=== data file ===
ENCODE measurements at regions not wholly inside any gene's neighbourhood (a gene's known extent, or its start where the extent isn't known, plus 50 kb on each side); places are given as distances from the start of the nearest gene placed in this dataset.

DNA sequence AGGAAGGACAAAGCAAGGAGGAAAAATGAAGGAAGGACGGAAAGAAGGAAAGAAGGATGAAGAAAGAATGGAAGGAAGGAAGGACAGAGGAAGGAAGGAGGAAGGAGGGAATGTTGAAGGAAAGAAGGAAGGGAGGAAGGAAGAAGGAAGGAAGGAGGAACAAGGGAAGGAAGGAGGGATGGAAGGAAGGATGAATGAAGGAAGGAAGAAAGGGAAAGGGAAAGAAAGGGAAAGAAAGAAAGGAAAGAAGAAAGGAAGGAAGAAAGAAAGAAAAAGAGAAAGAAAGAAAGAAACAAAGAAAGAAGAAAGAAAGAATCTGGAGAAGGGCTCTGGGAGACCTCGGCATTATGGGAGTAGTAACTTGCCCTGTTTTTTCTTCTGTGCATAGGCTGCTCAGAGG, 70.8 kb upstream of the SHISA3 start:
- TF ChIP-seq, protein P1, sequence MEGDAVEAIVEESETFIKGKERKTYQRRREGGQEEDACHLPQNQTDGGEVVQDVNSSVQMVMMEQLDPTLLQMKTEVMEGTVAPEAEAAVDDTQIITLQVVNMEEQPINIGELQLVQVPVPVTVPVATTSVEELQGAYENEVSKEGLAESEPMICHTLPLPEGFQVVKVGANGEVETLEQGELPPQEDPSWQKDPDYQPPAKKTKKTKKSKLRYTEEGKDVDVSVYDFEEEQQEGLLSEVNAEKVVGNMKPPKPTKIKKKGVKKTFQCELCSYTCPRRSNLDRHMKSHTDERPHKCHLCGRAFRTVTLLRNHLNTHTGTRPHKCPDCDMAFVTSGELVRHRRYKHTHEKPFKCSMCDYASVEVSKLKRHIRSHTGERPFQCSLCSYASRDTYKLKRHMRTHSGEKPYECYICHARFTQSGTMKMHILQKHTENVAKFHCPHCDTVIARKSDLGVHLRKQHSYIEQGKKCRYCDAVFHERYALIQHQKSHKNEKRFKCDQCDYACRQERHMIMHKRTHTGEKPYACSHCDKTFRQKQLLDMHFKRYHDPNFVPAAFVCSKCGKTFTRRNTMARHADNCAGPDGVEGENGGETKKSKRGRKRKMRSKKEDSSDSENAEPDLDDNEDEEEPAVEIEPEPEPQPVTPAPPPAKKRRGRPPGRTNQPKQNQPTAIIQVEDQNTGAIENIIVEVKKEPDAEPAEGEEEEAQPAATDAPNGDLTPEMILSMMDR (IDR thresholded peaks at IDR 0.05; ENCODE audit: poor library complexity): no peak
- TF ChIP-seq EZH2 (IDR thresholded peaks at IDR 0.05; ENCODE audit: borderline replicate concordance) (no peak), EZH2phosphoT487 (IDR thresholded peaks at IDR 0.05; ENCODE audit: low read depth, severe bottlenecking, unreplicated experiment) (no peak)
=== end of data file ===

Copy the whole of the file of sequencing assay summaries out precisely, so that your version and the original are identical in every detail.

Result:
ENCODE measurements at regions not wholly inside any gene's neighbourhood (a gene's known extent, or its start where the extent isn't known, plus 50 kb on each side); places are given as distances from the start of the nearest gene placed in this dataset.

DNA sequence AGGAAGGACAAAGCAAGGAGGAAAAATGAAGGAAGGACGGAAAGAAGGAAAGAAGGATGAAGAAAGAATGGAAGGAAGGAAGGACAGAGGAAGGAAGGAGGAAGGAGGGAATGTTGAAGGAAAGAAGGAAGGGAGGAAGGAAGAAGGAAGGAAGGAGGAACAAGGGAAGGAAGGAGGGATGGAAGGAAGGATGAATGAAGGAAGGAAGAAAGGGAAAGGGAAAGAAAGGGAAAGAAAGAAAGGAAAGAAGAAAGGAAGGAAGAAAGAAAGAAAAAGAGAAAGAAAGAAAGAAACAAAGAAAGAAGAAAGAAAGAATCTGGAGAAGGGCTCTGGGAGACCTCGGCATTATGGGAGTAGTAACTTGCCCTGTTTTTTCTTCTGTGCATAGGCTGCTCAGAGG, 70.8 kb upstream of the SHISA3 start:
- TF ChIP-seq, protein P1, sequence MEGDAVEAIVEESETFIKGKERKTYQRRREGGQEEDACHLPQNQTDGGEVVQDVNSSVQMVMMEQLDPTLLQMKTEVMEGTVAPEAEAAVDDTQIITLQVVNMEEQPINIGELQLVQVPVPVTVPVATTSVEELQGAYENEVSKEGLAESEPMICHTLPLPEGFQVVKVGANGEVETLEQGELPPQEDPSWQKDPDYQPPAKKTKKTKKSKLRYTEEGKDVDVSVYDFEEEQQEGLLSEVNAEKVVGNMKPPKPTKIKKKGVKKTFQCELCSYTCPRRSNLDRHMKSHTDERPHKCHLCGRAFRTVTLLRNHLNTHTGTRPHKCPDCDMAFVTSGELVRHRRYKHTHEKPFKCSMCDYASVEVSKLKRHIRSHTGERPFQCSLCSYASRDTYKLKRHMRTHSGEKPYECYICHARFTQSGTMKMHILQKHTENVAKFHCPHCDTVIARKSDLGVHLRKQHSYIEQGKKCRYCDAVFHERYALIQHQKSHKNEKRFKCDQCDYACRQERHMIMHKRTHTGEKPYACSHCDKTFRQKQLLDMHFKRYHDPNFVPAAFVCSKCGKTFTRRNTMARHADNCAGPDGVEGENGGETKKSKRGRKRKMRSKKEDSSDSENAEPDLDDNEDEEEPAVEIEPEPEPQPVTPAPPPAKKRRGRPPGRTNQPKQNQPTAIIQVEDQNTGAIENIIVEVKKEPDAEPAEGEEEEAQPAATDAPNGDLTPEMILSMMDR (IDR thresholded peaks at IDR 0.05; ENCODE audit: poor library complexity): no peak
- TF ChIP-seq EZH2 (IDR thresholded peaks at IDR 0.05; ENCODE audit: borderline replicate concordance) (no peak), EZH2phosphoT487 (IDR thresholded peaks at IDR 0.05; ENCODE audit: low read depth, severe bottlenecking, unreplicated experiment) (no peak)